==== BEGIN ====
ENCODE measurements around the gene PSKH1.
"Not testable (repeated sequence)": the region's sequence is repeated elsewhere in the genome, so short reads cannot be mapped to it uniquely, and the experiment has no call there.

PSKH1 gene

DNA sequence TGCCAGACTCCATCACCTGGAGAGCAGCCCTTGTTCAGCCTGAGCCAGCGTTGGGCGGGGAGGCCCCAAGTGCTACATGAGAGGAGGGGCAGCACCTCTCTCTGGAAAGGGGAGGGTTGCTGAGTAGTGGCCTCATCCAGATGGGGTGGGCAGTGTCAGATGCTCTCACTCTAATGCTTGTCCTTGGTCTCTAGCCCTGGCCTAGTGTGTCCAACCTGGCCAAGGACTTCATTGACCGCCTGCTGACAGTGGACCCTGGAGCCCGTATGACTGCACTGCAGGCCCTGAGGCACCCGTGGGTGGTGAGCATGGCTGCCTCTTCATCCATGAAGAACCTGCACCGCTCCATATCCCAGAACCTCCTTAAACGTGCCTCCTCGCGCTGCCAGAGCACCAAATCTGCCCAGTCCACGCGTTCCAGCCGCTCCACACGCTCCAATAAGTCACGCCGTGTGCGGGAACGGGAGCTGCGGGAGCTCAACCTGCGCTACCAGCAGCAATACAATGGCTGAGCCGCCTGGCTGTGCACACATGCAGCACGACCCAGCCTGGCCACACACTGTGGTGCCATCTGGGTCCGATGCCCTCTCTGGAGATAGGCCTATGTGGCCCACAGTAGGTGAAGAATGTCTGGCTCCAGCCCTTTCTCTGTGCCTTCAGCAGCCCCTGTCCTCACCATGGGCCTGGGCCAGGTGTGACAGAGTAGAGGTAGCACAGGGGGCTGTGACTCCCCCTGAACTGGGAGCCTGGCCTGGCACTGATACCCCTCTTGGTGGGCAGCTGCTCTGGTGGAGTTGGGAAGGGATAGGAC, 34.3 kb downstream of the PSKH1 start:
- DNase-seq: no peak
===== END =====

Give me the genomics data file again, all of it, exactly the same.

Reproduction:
ENCODE measurements around the gene PSKH1.
"Not testable (repeated sequence)": the region's sequence is repeated elsewhere in the genome, so short reads cannot be mapped to it uniquely, and the experiment has no call there.

PSKH1 gene

DNA sequence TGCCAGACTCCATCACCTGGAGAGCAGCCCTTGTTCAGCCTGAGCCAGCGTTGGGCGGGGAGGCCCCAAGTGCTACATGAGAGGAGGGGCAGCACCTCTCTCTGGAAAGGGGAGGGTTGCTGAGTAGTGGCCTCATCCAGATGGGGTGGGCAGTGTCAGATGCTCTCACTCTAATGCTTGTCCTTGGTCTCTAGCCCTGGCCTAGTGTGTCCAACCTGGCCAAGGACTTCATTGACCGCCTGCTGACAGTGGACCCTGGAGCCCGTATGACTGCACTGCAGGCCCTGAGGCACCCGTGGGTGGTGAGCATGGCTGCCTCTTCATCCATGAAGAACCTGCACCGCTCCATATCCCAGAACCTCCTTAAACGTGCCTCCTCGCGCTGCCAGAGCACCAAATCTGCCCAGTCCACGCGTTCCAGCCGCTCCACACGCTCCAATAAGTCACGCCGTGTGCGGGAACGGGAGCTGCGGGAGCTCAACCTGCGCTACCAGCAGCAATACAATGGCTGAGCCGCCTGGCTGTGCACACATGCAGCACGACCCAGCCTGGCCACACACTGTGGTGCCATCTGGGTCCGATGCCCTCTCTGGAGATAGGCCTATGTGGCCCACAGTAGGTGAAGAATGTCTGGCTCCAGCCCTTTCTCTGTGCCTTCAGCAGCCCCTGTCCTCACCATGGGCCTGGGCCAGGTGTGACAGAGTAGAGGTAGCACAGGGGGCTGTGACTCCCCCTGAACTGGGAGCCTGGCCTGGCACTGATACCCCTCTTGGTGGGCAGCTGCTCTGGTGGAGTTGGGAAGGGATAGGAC, 34.3 kb downstream of the PSKH1 start:
- DNase-seq: no peak